Jewish organisations in Switzerland are calling for the radical Islamist militant group Hamas to be declared a terrorist organisation. The latest escalation of the conflict in the Middle East has added fuel to this ongoing debate, but it has been falling on deaf ears in Swiss diplomacy.
The latest conflict between Israel and Palestine has revived a long-term debate in Switzerland: officially classifying Hamas as a terrorist organisation.
In a joint statement on May 20, the Swiss Federation of Jewish Communities (SIG) and the Platform of Liberal Jews in Switzerland (PLJS) described Hamas as “clearly extremist, terrorist and anti-Semitic”. They said it was unacceptable that “members of Hamas moved around freely, raised funds and conducted business in Switzerland”. The Israeli embassy in Bern issued similar calls.
Switzerland has classified only al-Qaeda and the Islamic State (IS) as terrorist organisations. As such, the Swiss government cannot communicate with them directly.
Following 11 days of violence in May between Israel and Hamas, at least 230 Palestinians and 11 Israelis were killed and thousands were wounded. Infrastructure and thousands of homes in the Gaza Strip have been devastated. A ceasefire finally came into force in the Gaza Strip on May 21 after Egypt and the United Nations brokered an agreement between Israel and Hamas.
Federal government silent
This is not the first time Jewish communities have made such an appeal. In 2017 Christian Imark of the right-wing Swiss People’s Party and member of the House of Representatives asked the government to ban Hamas or classify it a terror organisation.
“Declaring Hamas a terror group would be the right thing to do. It has repeatedly acted as an aggressor and has used its own people as human shields,” Imark told SWI swissinfo.ch.
The government has so far not responded to the statement. For its peace promotion work in the Middle East, Switzerland communicates with all parties involved to promote dialogue between Israel and Palestinians as well as between the Islamist Hamas and the secular Fatah groups. Naming Hamas a terrorist organisation would not allow any direct communication with the political party. This position has not changed since the latest outbreak of violence.
In response to our inquiry, the foreign ministry said: “The foreign ministry has taken note of the Jewish Communities’ demand. Switzerland’s position […] has not changed, however, it clearly condemns the fact that Hamas denies Israel’s right to exist and defines armed struggle as a legitimate means of resistance.”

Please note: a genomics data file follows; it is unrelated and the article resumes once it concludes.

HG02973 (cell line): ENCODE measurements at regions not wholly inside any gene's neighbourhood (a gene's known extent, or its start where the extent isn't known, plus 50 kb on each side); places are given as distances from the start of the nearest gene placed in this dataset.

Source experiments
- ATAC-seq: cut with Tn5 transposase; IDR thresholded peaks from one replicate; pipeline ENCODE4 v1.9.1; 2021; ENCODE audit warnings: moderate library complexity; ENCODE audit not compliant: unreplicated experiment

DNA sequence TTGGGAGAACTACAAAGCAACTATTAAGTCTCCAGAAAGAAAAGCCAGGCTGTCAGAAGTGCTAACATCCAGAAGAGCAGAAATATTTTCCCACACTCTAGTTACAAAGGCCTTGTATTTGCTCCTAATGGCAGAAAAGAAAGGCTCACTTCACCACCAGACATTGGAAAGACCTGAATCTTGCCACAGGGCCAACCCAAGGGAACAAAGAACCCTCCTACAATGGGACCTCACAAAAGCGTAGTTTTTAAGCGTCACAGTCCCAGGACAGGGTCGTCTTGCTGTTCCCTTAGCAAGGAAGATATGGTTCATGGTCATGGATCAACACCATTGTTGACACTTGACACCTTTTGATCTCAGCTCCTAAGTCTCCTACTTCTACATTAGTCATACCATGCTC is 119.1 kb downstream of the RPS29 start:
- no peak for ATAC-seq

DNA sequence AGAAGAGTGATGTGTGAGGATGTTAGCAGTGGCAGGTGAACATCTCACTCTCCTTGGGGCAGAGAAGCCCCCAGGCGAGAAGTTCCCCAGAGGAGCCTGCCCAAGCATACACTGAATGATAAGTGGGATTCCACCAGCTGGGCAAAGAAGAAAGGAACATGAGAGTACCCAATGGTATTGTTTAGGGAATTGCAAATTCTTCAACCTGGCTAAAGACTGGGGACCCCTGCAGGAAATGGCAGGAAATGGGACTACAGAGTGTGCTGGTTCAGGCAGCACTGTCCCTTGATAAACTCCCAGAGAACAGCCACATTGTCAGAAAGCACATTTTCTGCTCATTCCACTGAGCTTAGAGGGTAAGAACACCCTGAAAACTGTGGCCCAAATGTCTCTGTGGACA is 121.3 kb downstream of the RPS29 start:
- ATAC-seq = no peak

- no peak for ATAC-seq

It further said that Switzerland had been in contact with all parties to the conflict and had called upon Hamas in the Gaza Strip to cease the violence and ensure compliance with international humanitarian law and human rights.
The European Union considers Hamas a terrorist organisation which makes direct communication impossible. This is one of the reasons it did not play a major part in brokering the current ceasefire.
Other countries consider Hamas's military wing, the Al-Quds Brigades, a terror group, but do not brand the whole organisation as one.
The latest escalation in fighting has revived debates on this question elsewhere. German politician Armin Laschet, one of the candidates to succeed Germany’s chancellor, Angela Merkel, called for a ban on Hamas’s flag while others demanded the entire organisation become illegal. As is the case in Switzerland, Hamas is not banned in Germany.
It is questionable, however, whether banning Hamas would achieve much. Analysts say Hamas is now considered the strongest political party outside the Gaza Strip, where it has been in power since 2007. It is gaining support in the West Bank and among Arab Israelis.
Middle East expert Erich Gysling summed up the dilemma in an interview with the German-language newspaper Luzerner Zeitung. “Hamas is the winner on the Palestinian side. We have to maintain dialogue with them. Calling them terrorists would not work to anyone’s advantage,” he declared.
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